Students plant sensory garden for preschoolers

SENSORY: Toby Modra, Nellie Blacker, Jimmy Crettenden and Will Blacker point out the strawberry plants in the garden.
SENSORY: Toby Modra, Nellie Blacker, Jimmy Crettenden and Will Blacker point out the strawberry plants in the garden.

Year 10 students at Cummins Area School have created a new sensory garden for the children at the preschool.

Toby Modra and Will Blacker combined their efforts for their Community Studies project to come up with the idea.

Will said lots of students doing the subject often created new seats and benches but this was something different.

The pair said a new child starting at the preschool was blind, so the sensory garden would help her as well as the other children.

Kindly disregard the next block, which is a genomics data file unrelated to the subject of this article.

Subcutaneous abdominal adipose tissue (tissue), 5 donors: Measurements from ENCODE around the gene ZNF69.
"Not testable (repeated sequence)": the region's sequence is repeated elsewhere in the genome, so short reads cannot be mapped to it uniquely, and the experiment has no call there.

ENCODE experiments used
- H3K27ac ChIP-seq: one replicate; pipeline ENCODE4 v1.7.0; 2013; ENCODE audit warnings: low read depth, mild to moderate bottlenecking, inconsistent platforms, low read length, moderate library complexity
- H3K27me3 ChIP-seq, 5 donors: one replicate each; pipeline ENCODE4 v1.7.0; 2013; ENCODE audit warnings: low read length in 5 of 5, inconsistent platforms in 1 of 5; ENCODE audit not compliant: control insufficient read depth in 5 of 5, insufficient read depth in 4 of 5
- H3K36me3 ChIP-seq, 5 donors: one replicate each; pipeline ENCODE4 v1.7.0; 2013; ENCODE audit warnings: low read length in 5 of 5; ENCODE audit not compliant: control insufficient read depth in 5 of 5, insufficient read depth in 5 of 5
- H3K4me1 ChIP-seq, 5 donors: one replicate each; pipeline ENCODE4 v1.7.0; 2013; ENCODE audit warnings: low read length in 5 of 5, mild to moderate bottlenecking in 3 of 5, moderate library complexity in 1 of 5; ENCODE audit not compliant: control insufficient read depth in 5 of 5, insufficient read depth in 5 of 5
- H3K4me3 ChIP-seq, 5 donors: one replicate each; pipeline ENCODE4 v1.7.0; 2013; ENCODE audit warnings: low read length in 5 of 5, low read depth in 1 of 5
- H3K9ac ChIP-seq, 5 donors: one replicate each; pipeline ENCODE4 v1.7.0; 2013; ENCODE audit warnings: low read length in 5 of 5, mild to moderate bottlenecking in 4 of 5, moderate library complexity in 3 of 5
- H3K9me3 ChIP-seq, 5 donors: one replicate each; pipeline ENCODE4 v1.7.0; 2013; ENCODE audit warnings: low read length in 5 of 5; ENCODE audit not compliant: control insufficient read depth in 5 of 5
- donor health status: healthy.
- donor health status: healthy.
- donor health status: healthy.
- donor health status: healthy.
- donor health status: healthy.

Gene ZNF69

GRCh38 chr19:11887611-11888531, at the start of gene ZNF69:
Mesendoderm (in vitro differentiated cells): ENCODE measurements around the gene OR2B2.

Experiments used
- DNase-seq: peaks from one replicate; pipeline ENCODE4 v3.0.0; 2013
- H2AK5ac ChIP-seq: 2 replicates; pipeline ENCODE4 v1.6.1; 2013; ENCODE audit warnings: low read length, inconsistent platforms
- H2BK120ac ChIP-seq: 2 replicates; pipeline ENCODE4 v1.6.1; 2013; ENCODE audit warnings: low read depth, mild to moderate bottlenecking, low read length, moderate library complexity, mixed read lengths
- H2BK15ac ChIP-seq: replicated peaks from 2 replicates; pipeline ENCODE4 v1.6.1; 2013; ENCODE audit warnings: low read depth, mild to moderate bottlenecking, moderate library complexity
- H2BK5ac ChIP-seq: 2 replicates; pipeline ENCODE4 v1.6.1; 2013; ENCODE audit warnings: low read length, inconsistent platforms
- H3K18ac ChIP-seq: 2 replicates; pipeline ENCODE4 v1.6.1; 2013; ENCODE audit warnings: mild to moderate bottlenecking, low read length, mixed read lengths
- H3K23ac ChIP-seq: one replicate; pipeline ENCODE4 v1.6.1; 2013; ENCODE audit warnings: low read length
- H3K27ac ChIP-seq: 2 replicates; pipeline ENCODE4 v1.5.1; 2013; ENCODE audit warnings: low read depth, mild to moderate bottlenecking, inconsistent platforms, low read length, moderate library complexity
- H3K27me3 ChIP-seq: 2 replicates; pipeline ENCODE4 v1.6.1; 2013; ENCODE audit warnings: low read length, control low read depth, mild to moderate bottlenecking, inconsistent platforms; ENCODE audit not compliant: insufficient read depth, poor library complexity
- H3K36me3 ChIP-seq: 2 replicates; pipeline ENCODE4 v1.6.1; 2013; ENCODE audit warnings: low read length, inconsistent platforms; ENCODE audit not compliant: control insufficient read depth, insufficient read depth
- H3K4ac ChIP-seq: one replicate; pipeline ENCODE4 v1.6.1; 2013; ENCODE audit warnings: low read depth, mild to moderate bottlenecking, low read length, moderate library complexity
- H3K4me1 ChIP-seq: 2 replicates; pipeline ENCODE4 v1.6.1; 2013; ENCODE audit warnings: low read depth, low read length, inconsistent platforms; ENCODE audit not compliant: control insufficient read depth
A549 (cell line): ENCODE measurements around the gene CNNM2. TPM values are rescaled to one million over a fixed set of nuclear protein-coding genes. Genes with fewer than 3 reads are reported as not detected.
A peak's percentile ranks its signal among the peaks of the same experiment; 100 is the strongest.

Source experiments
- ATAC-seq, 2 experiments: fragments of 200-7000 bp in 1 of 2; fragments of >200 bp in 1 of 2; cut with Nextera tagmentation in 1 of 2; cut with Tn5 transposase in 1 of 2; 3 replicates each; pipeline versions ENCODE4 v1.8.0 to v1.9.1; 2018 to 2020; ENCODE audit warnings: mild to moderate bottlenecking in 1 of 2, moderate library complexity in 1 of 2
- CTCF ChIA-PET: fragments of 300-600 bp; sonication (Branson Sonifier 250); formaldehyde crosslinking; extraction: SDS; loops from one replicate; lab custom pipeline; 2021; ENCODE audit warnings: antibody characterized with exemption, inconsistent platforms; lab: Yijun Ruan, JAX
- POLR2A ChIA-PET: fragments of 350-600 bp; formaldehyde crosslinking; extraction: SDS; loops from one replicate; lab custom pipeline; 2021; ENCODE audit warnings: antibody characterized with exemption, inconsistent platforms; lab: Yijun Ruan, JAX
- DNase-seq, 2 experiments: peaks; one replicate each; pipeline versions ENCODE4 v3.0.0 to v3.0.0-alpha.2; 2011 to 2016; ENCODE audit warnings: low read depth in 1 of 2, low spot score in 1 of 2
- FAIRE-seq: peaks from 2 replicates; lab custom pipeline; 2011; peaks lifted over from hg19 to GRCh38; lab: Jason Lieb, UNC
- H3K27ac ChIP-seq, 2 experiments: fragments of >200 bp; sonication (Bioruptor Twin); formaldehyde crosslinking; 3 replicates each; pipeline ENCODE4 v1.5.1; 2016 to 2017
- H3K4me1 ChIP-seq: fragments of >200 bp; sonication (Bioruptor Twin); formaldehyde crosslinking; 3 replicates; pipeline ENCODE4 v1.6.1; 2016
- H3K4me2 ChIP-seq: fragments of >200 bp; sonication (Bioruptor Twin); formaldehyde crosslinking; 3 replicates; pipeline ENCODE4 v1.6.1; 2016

"Toby was more of the research sort of person...we had to pick something that smells nice, feels soft, not like a cactus, and something that looks pretty for the other kids," Will said.

The two spent five or six weeks removing the old and overgrown plants, which they said were "massive and spiky".

In their place they planted strawberries, parsley, geraniums, lambs ears, lavender, marigolds and agapanthas.

The students appealed to the public to find plants and thanked Liz Mickan and Kathy Modra for their donations.

Coordinator of the preschool and rural care Sarah Wohling said the boys had done a great job on the garden.

"They worked so hard in getting the great big bushes out," she said.

"The kids loved seeing what was new everyday.

"It will be an asset for years to come."

She said the garden was for everybody at the preschool and school to experience, incorporating hearing along with sight, smell, taste and touch and it would also attract birds.